Discover the cosmos! Each day a different image or photograph of our fascinating universe is featured, along with a brief explanation written by a professional astronomer.
2017 July 26
Explanation: You don't have to be at Monument Valley to see the Milky Way arc across the sky like this -- but it helps. Only at Monument Valley USA would you see a picturesque foreground that includes these iconic rock peaks called buttes. Buttes are composed of hard rock left behind after water has eroded away the surrounding soft rock. In the featured image taken last month, the closest butte on the left and the butte to its right are known as the Mittens, while Merrick Butte can be seen farther to the right. Green airglow fans up from the horizon. High overhead stretches a band of diffuse light that is the central disk of our spiral Milky Way Galaxy. The band of the Milky Way can be spotted by almost anyone on almost any clear night when far enough from a city and surrounding bright lights, but a sensitive digital camera is needed to capture these colors in a dark night sky.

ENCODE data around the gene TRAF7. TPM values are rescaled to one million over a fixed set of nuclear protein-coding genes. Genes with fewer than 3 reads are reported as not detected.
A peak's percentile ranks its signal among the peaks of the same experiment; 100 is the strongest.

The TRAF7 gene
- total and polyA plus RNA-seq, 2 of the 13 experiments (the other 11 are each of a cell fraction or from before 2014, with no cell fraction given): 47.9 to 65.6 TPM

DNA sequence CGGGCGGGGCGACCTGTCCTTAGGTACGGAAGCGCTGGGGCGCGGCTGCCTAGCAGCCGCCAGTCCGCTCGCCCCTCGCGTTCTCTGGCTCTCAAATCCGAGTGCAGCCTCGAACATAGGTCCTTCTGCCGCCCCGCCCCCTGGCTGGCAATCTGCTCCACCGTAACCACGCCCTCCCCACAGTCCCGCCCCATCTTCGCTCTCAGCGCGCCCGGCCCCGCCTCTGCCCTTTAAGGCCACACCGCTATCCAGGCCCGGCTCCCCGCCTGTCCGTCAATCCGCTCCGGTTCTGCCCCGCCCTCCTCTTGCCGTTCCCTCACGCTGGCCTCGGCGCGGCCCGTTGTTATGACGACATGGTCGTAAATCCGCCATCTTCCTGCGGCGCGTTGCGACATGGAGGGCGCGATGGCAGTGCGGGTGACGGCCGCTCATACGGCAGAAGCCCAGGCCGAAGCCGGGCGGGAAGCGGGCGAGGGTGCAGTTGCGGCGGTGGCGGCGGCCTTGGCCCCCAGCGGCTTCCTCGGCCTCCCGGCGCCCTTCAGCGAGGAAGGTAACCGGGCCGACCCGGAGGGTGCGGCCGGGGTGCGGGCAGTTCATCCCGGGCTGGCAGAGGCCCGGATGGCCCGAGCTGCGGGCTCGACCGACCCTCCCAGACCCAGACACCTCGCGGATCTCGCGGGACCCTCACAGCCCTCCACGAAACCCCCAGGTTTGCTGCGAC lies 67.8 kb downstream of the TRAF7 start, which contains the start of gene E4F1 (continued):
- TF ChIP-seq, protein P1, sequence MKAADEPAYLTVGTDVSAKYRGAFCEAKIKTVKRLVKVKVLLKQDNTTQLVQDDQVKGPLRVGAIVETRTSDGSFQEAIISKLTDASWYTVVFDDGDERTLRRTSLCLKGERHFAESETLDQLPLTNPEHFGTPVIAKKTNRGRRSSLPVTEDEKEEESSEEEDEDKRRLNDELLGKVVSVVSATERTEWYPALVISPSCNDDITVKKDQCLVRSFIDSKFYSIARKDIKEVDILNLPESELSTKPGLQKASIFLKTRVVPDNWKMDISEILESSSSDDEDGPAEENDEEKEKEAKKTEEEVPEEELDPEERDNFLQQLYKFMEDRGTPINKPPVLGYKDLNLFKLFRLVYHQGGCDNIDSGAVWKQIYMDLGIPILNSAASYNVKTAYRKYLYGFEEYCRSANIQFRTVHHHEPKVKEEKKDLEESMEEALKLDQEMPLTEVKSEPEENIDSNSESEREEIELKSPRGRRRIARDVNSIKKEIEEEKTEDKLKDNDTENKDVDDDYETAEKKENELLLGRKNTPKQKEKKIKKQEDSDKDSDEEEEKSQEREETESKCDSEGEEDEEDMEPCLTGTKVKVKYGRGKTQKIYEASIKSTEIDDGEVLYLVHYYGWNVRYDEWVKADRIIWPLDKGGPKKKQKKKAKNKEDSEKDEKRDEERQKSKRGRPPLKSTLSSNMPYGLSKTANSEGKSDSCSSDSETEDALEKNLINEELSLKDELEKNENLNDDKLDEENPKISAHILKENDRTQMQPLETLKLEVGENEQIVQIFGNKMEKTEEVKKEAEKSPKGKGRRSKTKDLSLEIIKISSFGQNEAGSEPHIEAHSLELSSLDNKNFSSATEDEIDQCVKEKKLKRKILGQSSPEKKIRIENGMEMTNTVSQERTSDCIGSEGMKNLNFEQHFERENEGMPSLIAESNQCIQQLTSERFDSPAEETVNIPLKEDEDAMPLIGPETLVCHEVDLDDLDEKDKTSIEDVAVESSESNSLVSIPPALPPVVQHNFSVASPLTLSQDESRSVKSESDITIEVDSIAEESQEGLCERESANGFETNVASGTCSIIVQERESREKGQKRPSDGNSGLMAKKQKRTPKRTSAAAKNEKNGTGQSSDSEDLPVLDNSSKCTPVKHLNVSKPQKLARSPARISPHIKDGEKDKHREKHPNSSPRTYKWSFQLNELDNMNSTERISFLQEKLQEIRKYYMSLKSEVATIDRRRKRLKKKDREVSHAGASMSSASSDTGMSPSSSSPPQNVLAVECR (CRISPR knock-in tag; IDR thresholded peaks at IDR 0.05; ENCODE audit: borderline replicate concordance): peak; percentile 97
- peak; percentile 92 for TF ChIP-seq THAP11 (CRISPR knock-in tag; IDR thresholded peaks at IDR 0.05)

Authors & editors:
Jerry Bonnell (UMCP)
NASA Official: Phillip Newman Specific rights apply.
A service of: ASD at NASA / GSFC
& Michigan Tech. U.